To Romanow, the GDP's limitations as a measure of well-being are revealed in the negative inputs it includes. Expenditures on cancer treatment, divorce, prisons and funerals are counted alongside factory production and restaurant meals as good for the economy, but few would say such things have improved their lives. 'We really need a different kind of statistical indicator—not to replace the GDP, but to complement it,' says Michael Wolfson, assistant chief statistician at Statistics Canada.

The Toronto Star - New towers paint the town green (18 February 2007) Originally, the skyscraper was all about corporate might. Now it's about doing what's right. Toronto's getting into the act, and in a big way. Three skyscrapers now under construction are all tall and green. All three are going for LEED (Leadership in Energy and Environmental Design) silver certification. The green building rating system has become the North American standard for evaluating sustainable architecture. Some of the features of these buildings include individual fresh-air control, operable windows, natural and indirect lighting, and bicycle-storage areas and changing rooms.

'LEED silver is becoming the norm, not the exception. There are many ways to achieve LEED rating; the buildings we're designing in Toronto go well beyond LEED,' says Toronto architect Dermot Sweeny of Sweeny, Sterling, Finlayson, who's working on two of the towers. Nancy Searchfield of Colliers International, the first commercial real estate salesperson in Canada to become LEED accredited, believes the advent of these office towers represents a significant milestone in the sustainable development movement in Canada. 'Sustainability is the way of the future,' she says.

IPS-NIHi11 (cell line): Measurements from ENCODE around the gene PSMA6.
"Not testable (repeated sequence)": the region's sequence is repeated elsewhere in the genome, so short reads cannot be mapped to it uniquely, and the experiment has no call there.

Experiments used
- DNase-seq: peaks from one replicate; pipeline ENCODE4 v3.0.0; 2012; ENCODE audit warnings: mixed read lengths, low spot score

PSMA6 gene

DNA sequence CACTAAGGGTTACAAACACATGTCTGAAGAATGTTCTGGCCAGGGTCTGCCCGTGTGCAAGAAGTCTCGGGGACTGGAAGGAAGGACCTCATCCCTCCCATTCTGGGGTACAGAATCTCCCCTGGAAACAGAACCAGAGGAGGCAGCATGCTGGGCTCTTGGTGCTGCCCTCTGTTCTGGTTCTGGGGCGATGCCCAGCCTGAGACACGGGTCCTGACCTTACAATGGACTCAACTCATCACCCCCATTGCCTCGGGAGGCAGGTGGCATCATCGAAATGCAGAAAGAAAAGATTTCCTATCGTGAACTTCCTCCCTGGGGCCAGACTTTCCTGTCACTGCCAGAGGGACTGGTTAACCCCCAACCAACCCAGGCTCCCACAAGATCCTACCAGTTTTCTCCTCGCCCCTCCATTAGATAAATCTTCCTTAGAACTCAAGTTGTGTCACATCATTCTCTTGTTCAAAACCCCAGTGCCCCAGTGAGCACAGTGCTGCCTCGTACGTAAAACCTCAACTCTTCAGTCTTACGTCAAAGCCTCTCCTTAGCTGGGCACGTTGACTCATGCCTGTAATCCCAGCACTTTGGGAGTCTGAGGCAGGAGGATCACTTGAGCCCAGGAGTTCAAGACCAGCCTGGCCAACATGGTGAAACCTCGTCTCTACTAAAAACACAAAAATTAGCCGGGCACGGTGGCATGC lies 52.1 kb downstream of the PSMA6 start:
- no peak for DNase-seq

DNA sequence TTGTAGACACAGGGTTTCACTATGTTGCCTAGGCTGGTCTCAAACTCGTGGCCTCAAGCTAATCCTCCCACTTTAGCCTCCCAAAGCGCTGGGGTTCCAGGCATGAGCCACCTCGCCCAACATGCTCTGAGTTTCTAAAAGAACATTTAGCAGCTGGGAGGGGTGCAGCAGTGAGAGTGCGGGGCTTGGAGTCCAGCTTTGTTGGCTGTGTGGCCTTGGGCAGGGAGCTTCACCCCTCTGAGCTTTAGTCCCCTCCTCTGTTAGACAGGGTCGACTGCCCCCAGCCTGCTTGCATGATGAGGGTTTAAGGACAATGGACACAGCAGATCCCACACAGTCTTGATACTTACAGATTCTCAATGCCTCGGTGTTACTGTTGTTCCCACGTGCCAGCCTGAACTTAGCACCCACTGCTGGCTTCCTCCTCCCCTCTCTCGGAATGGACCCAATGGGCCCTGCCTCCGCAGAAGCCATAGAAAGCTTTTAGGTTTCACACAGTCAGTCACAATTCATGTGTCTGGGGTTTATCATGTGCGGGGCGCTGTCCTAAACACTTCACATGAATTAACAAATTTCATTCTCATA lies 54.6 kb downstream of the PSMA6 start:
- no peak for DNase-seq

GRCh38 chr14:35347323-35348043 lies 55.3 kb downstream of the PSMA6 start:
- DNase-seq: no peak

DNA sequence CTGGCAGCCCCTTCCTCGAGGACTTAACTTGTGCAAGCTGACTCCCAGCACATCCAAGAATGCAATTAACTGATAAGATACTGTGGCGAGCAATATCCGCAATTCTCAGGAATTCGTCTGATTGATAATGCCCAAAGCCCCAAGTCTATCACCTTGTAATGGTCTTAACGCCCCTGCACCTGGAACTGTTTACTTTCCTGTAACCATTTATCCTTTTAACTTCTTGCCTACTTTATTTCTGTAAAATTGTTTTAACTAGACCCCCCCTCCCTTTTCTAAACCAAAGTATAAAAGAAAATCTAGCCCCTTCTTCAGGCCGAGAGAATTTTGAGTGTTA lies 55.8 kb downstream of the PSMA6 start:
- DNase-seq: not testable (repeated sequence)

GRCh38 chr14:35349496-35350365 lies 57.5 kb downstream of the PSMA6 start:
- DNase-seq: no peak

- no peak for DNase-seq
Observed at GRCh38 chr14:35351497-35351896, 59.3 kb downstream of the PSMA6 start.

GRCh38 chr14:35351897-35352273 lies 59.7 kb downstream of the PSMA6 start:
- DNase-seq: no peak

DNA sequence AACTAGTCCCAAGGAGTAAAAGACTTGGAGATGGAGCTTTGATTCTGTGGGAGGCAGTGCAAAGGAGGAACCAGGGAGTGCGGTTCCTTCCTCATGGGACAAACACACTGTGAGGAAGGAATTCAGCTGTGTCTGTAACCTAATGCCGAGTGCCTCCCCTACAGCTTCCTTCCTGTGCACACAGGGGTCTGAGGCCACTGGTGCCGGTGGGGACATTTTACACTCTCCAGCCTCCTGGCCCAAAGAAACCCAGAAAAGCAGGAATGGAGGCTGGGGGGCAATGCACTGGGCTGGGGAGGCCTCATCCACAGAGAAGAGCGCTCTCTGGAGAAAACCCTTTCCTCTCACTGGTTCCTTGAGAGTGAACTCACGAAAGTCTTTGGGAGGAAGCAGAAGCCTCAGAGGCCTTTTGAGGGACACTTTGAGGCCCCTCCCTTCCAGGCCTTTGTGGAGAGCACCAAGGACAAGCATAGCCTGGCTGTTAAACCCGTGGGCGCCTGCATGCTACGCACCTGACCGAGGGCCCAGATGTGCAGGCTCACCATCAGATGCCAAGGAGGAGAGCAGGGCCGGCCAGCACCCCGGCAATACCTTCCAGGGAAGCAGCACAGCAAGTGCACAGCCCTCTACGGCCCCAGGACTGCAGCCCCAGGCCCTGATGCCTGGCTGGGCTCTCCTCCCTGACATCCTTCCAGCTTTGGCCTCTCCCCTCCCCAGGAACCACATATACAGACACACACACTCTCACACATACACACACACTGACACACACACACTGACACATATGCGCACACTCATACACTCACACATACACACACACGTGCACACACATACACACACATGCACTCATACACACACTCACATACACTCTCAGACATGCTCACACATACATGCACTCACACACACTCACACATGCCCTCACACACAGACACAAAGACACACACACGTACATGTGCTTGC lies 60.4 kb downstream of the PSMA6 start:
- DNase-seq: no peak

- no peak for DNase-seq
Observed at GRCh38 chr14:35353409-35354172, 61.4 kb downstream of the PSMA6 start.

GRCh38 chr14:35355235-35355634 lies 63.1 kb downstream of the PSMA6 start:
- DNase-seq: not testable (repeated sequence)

'The new LEED silver office towers are very cost-competitive with existing towers due, in part, to lower utility costs. In evaluating green buildings, it is important to also take into consideration the true economic cost of occupancy after allowing for all potential benefits arising from a healthier workplace: employee wellness, productivity gains, reduced absenteeism, improved employee attraction/retention and brand enhancement as an environmentally-responsible corporate citizen. When all of these factors are taken into consideration, the business case is quite compelling for green office developments. The question is not whether we can afford to go green but whether we can afford not to.'

The Globe and Mail - British Columbia aims to choke tobacco industry (19 February 2007) Tobacco advertising does not deserve free speech protection because it effectively does 'violence' to vulnerable addicts, says a BC government brief to the Supreme Court of Canada presented today in a constitutional challenge to federal government restrictions on tobacco sales and advertising.

The federal government, the Canadian Cancer Society and the six provinces will lead the charge against a concerted attack by Canadian tobacco companies. The case presents the court with its second run at judging a determined federal attempt to choke off an industry that it claims has caused untold human misery and financial carnage. A federal brief argues that tobacco kills one in every two smokers—about 45,000 people each year—and that the tobacco industry has knowingly concealed this devastating reality, all the while falsely claiming that filtered cigarettes and special 'light' brands provide a measure of safety.